Charles Manson has become so much a part of our culture that it sometimes seems as if it were only yesterday when, just before midnight on Friday, August 8, 1969, in the chill glow of a waning crescent moon, four members of Manson’s “Family,” cloaked in black, sallied forth from the old Spahn movie ranch, northwest of Los Angeles, with instructions to “leave something witchy,” something dramatic, something awful that would burst the bubble that enclosed Hollywood’s cosseted celebrities, safe in their expensive homes in Bel Air, Malibu, and the environs. For reasons that remain obscure, Manson directed his followers to one of those homes, 10050 Cielo Drive, sitting by its lonesome at the end of a spidery road that wound through the upper reaches of Beverly Hills, between Benedict Canyon and Beverly Glen.
Manson was unacquainted with the occupants of the house, which had been rented by director Roman Polanski, then in London, and his wife, actress Sharon Tate, who was eight months pregnant. It was an unusually hot night, and she was lounging around with her guests—Polanski pal Wojciech Frykowski, coffee heiress Abigail Folger, and celebrity hairdresser Jay Sebring.
The witchy thing Manson’s proxies—Susan “Sadie” Atkins, Patricia “Katie” Krenwinkel, Linda Kasabian, and Charles “Tex” Watson—did on that fateful night was butcher everyone in sight, including a fifth victim, Steve Parent, who was in the wrong place at the wrong time, visiting the caretaker, a friend who in the evening’s one bit of good luck was left undisturbed in the property’s guest cottage.
These were no neat and tidy Mafia-style executions. Manson, thirty-four at the time of the murders, was partial to knives. Former Family member Dianne “Snake” Lake explained that Manson taught his groupies, “You stab and then you rip up, the reason being that you would hit as many vital organs as possible.” While Kasabian stood guard outside, the other three knifed the victims 102 times in total. There was blood all over, pooled on the floors, dripping down the walls, and splashed on the furniture. Tate alone was stabbed sixteen times, slashed twice, and hung by the neck from a rafter.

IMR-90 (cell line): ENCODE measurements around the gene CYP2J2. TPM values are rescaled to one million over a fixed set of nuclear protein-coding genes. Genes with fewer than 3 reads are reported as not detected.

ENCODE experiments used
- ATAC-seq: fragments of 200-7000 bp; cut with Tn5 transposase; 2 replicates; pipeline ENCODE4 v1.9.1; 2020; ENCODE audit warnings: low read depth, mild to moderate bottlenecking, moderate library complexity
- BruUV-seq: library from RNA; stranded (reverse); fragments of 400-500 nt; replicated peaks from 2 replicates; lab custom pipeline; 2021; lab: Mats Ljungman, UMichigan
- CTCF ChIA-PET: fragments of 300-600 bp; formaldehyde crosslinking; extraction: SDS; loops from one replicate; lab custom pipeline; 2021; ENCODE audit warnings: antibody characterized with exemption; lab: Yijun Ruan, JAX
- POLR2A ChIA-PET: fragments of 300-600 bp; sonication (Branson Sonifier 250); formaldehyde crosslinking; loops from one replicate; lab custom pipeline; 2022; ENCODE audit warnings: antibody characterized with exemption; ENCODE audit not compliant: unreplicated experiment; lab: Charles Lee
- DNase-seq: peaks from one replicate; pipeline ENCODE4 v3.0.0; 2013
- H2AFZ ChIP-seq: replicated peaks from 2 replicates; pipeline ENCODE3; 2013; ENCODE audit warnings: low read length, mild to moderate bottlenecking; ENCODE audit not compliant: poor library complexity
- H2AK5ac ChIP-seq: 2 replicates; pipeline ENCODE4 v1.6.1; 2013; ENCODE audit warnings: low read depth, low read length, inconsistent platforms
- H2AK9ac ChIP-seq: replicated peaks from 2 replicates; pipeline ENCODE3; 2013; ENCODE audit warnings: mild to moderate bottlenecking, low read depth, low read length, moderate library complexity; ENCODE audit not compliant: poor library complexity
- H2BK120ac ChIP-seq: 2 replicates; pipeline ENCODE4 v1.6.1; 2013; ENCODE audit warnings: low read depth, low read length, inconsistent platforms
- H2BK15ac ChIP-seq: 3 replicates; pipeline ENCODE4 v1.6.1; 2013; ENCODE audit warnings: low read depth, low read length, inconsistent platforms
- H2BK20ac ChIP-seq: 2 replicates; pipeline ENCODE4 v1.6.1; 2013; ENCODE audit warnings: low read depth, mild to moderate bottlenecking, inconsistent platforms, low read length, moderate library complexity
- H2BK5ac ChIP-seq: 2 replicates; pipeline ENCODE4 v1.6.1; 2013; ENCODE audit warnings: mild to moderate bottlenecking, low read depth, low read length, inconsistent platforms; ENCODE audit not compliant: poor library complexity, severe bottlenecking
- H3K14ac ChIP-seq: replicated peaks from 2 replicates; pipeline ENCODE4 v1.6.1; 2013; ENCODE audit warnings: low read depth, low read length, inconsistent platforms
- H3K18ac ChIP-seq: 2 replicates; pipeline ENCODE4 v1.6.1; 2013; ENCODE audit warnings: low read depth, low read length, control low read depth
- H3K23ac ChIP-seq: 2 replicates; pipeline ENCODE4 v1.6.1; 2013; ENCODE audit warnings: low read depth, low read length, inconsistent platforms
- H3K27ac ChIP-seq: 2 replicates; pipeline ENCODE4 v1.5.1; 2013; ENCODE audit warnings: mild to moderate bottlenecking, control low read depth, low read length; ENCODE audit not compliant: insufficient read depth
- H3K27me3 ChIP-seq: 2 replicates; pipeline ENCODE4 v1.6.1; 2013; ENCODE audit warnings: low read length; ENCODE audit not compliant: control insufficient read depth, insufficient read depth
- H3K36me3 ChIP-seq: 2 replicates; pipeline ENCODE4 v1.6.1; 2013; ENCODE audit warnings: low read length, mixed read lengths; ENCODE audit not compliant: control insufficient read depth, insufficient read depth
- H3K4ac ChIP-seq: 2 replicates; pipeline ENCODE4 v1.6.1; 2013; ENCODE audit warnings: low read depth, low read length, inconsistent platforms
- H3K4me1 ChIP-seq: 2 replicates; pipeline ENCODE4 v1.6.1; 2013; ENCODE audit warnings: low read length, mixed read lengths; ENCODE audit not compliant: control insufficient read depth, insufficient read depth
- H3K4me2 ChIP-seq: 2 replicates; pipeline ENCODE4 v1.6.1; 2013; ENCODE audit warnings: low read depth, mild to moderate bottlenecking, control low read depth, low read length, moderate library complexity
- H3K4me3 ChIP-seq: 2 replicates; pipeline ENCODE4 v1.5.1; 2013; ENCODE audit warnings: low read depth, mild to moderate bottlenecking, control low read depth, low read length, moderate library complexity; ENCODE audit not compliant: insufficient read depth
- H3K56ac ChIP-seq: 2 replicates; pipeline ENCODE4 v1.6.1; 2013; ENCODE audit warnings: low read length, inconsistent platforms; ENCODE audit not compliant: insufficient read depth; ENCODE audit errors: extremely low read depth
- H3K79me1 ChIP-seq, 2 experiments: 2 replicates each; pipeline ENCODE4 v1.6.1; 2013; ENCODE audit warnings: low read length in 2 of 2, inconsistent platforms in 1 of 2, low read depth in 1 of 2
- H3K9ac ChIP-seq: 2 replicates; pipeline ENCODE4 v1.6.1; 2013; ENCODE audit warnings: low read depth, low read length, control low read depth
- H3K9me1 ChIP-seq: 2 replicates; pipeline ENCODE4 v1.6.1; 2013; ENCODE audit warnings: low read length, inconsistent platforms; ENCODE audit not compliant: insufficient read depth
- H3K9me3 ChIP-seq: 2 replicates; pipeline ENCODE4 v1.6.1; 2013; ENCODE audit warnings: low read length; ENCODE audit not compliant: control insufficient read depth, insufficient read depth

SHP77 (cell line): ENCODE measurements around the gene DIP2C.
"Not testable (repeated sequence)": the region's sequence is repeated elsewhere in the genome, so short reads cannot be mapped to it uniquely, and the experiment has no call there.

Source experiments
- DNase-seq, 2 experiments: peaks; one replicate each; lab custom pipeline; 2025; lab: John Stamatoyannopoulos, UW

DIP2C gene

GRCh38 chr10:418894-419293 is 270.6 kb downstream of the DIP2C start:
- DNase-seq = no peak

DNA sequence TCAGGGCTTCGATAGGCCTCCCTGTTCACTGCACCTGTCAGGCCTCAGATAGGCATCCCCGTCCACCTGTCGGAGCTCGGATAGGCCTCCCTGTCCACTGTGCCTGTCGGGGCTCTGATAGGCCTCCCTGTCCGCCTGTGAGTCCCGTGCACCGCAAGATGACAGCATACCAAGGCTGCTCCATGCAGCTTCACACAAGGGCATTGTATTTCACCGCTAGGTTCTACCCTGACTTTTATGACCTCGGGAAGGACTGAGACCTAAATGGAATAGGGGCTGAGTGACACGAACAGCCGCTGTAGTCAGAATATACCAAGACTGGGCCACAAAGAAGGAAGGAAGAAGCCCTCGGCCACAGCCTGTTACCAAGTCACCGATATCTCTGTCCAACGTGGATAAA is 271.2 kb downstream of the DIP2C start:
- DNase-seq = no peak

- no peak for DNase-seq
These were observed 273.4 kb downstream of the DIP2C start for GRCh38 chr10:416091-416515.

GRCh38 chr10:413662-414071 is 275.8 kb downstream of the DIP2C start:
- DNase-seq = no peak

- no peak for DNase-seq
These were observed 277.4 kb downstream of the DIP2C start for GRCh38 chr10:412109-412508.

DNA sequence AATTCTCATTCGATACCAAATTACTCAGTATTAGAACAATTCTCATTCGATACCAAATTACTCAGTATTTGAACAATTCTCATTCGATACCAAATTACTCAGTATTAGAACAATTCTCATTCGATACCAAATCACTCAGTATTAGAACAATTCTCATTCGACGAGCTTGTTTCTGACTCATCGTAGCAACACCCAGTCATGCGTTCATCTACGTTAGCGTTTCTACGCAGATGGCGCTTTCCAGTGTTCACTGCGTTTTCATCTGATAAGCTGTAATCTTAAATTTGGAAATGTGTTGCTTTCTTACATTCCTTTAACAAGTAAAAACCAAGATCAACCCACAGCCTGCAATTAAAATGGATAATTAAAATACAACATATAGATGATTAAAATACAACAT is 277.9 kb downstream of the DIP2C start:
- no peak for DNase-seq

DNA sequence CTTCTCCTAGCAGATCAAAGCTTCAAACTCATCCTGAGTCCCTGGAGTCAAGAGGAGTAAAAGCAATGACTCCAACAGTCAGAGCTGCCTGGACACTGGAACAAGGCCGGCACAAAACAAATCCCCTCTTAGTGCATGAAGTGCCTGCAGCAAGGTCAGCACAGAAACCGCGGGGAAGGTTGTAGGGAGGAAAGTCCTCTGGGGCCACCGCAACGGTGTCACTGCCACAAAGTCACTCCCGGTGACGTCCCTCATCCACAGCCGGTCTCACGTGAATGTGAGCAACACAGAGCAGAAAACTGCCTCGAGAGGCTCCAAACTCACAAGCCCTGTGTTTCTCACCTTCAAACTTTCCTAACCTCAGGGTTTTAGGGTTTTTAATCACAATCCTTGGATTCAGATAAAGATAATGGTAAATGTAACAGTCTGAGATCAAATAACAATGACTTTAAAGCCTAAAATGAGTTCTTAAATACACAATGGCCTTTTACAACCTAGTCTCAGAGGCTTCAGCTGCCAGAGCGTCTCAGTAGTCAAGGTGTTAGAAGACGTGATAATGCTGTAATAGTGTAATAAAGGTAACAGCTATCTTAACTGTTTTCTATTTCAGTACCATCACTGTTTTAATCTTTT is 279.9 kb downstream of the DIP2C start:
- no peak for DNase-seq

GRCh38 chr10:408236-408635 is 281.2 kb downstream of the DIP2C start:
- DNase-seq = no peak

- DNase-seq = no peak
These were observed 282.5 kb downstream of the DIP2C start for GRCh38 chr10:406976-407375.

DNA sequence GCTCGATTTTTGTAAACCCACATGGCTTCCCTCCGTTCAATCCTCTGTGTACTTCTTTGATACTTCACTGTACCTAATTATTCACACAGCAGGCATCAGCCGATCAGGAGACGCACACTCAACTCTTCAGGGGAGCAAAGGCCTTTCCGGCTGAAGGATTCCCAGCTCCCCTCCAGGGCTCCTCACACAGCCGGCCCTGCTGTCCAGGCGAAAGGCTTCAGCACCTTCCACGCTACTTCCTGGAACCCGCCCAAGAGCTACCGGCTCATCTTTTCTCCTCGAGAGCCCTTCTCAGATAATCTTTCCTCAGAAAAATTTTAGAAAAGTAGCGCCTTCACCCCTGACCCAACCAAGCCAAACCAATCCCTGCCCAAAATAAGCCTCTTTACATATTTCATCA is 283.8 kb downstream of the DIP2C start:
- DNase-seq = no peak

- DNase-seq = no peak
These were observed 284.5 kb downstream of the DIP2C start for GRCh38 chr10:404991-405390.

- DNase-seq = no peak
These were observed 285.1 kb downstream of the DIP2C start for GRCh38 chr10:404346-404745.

Atkins didn’t do herself any favors by later boasting that she had tasted Tate’s blood and confiding that had time allowed, she would have cut the baby out of her womb. She did, however, have time to write pig in large block letters on the front door with a towel soaked in Tate’s blood.
The next night, Manson again dispatched Watson, Krenwinkel, and Atkins, assisted by another Family member, Leslie Van Houten, on a second mission, this time driving them across town to Los Feliz and the home of Leno LaBianca, who owned a chain of grocery stores, and his wife, Rosemary. The Spanish-style house was quickly transformed into an abattoir. Leno was found with the word “war” carved into his stomach with a fork. The house was covered with bloody slogans, among them “healter skelter.” (Spelling was never the girls’ strong suit.)
The butchery was bad enough, but the trial, which began in July 1970, was nearly as grotesque. The diminutive Svengali (Manson was five-two) daily demonstrated a bewildering hypnotic power over his Family, a spectacular basket of deplorables, estimated at one hundred, mostly girls, some not even out of high school. When he carved an X into his forehead, they carved X’s into theirs. When he shaved his head, they shaved theirs. All of them were defiant; none showed a shred of remorse. In addition to the three in the dock, others kept a vigil throughout the nine-month trial on the sidewalk near the Hall of Justice.